The Washington PostDemocracy Dies in Darkness

Oops. A school sends all eighth-grade report cards to every family in the grade

(Pawel Kopczynski/Reuters)
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Oops. An elementary school in Connecticut accidentally e-mailed the report cards for every eighth-grade student to every eighth-grade family.

Instead of sending a single report card as a secure document to a single family, someone sent all of the student evaluations as an attachment to the entire grade at Cromwell Middle School, according to the Middletown Press. Parents called, and the superintendent of schools in the district, Paula Talty, sent out an e-mail with the explanation that it was “human error,” and she assured everyone that steps had been taken to ensure that student privacy isn’t breached in this way again.

This is, of course, a mistake that could happen in a lot of schools with no maliciousness intended. But it speaks to a larger problem: the rush in every sector of society to go online without first considering the potential pitfalls. Hackers are breaching the Web sites of corporations and governments, and privacy isn’t certain anymore, anywhere.

It was privacy concerns that led to the implosion last year of a controversial $100 million student data collection project funded by the Gates Foundation and operated by a specially created nonprofit organization called inBloom. The organization couldn’t give a 100 percent guarantee that student data would be safe — because it couldn’t.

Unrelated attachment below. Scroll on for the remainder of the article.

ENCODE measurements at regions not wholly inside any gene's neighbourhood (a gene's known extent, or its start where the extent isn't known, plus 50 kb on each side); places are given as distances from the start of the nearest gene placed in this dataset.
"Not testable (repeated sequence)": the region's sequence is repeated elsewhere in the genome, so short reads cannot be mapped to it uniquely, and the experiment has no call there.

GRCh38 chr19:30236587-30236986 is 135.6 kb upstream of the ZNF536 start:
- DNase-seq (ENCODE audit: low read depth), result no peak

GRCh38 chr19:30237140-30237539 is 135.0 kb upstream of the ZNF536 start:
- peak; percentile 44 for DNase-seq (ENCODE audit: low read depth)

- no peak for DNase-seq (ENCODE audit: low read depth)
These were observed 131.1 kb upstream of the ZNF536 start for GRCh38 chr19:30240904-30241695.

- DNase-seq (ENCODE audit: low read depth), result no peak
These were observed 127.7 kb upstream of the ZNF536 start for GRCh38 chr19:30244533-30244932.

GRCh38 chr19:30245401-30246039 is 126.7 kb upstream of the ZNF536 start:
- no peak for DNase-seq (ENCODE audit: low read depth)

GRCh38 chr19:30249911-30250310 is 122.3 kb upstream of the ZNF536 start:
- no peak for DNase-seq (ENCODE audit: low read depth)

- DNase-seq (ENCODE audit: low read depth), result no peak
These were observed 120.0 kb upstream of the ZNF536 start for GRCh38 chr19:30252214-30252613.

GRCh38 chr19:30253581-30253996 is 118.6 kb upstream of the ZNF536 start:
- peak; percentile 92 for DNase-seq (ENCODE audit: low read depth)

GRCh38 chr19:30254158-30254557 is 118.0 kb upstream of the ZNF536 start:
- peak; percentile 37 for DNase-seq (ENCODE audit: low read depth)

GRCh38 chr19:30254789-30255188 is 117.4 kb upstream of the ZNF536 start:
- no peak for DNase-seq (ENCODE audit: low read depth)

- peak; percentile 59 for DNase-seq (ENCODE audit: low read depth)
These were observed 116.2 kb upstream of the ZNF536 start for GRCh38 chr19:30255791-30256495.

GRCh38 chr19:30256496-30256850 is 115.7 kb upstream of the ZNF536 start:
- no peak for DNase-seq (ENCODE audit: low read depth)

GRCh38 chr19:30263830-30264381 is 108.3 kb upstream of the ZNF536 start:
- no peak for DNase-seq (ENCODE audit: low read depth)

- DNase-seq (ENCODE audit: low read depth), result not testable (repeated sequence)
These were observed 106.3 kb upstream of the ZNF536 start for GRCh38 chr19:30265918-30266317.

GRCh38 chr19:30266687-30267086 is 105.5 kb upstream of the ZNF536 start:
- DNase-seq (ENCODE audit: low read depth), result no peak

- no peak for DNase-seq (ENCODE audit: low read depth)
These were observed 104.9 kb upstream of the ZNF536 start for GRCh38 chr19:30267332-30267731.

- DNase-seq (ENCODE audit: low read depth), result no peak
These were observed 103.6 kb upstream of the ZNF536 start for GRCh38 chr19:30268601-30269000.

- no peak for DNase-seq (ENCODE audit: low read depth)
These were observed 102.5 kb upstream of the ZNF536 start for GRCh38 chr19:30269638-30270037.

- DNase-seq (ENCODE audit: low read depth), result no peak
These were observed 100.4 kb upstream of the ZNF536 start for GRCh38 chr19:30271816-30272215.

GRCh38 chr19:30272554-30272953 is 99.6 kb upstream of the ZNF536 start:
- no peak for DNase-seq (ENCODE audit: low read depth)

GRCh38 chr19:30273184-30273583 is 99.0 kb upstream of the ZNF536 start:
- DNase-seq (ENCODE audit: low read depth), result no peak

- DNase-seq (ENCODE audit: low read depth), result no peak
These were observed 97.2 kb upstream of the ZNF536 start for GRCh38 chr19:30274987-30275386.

There are student privacy bills introduced in Congress that are aimed at better protecting student data. The Protecting Student Privacy Act, introduced by Democratic Sen. Edward Markey and Republican Sen. Orrin Hatch would, for example, ensure that any data identifiable to a particular student is not used for marketing and would give parents the right to change student data held by private companies. The Student Digital Privacy and Parental Rights Act of 2015 introduced in the House by Republican Rep. Luke Messer and Democratic Rep. Jared Polis would, among other things, prohibit student data from being sold to a third party and give parents the right to have deleted any data on their children a school doesn’t need.

It would also give the federal government enforcement and regulatory authority over the ed-tech industry, according to Education Week. But the federal government has its own problems keeping data secret.  It is still determining the damage breaches to U.S. government computers in which the personal information of some 4 million federal employees was stolen.

All of this is a long way from a simple mistake in which report cards went to the wrong families. But it’s past time we think about the consequences of our digital lives — and schools should be part of that conversation.